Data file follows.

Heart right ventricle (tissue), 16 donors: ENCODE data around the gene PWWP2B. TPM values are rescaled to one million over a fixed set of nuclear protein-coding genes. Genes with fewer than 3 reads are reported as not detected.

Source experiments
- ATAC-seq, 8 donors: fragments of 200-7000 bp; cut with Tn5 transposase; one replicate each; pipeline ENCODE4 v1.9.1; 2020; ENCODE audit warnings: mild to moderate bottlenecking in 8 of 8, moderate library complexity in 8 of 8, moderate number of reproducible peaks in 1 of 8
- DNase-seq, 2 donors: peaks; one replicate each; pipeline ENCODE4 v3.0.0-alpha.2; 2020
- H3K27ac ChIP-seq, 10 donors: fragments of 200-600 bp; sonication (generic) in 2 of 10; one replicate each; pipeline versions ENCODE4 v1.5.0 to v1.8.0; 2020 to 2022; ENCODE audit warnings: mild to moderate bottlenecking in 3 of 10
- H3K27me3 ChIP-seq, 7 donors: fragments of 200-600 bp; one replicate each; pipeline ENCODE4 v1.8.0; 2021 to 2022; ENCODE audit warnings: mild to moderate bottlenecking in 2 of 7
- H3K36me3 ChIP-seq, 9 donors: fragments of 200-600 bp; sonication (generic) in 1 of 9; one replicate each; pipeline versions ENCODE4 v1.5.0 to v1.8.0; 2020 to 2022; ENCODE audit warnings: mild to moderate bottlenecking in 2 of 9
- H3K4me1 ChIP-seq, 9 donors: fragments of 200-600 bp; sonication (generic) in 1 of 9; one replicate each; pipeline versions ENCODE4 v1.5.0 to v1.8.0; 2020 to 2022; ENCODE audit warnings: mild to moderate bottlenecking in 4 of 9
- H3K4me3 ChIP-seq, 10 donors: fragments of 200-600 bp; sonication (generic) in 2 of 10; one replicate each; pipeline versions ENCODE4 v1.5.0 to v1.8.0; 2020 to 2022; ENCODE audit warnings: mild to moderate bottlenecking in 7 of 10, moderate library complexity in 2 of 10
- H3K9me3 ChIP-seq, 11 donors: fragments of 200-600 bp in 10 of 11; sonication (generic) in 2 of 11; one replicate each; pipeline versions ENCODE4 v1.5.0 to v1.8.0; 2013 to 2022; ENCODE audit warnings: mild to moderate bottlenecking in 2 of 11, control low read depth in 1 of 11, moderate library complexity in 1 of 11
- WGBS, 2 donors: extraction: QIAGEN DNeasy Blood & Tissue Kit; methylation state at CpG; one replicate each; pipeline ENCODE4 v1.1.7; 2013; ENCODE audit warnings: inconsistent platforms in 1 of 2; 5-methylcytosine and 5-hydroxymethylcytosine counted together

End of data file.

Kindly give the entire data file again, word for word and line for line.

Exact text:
Heart right ventricle (tissue), 16 donors: ENCODE data around the gene PWWP2B. TPM values are rescaled to one million over a fixed set of nuclear protein-coding genes. Genes with fewer than 3 reads are reported as not detected.

Source experiments
- ATAC-seq, 8 donors: fragments of 200-7000 bp; cut with Tn5 transposase; one replicate each; pipeline ENCODE4 v1.9.1; 2020; ENCODE audit warnings: mild to moderate bottlenecking in 8 of 8, moderate library complexity in 8 of 8, moderate number of reproducible peaks in 1 of 8
- DNase-seq, 2 donors: peaks; one replicate each; pipeline ENCODE4 v3.0.0-alpha.2; 2020
- H3K27ac ChIP-seq, 10 donors: fragments of 200-600 bp; sonication (generic) in 2 of 10; one replicate each; pipeline versions ENCODE4 v1.5.0 to v1.8.0; 2020 to 2022; ENCODE audit warnings: mild to moderate bottlenecking in 3 of 10
- H3K27me3 ChIP-seq, 7 donors: fragments of 200-600 bp; one replicate each; pipeline ENCODE4 v1.8.0; 2021 to 2022; ENCODE audit warnings: mild to moderate bottlenecking in 2 of 7
- H3K36me3 ChIP-seq, 9 donors: fragments of 200-600 bp; sonication (generic) in 1 of 9; one replicate each; pipeline versions ENCODE4 v1.5.0 to v1.8.0; 2020 to 2022; ENCODE audit warnings: mild to moderate bottlenecking in 2 of 9
- H3K4me1 ChIP-seq, 9 donors: fragments of 200-600 bp; sonication (generic) in 1 of 9; one replicate each; pipeline versions ENCODE4 v1.5.0 to v1.8.0; 2020 to 2022; ENCODE audit warnings: mild to moderate bottlenecking in 4 of 9
- H3K4me3 ChIP-seq, 10 donors: fragments of 200-600 bp; sonication (generic) in 2 of 10; one replicate each; pipeline versions ENCODE4 v1.5.0 to v1.8.0; 2020 to 2022; ENCODE audit warnings: mild to moderate bottlenecking in 7 of 10, moderate library complexity in 2 of 10
- H3K9me3 ChIP-seq, 11 donors: fragments of 200-600 bp in 10 of 11; sonication (generic) in 2 of 11; one replicate each; pipeline versions ENCODE4 v1.5.0 to v1.8.0; 2013 to 2022; ENCODE audit warnings: mild to moderate bottlenecking in 2 of 11, control low read depth in 1 of 11, moderate library complexity in 1 of 11
- WGBS, 2 donors: extraction: QIAGEN DNeasy Blood & Tissue Kit; methylation state at CpG; one replicate each; pipeline ENCODE4 v1.1.7; 2013; ENCODE audit warnings: inconsistent platforms in 1 of 2; 5-methylcytosine and 5-hydroxymethylcytosine counted together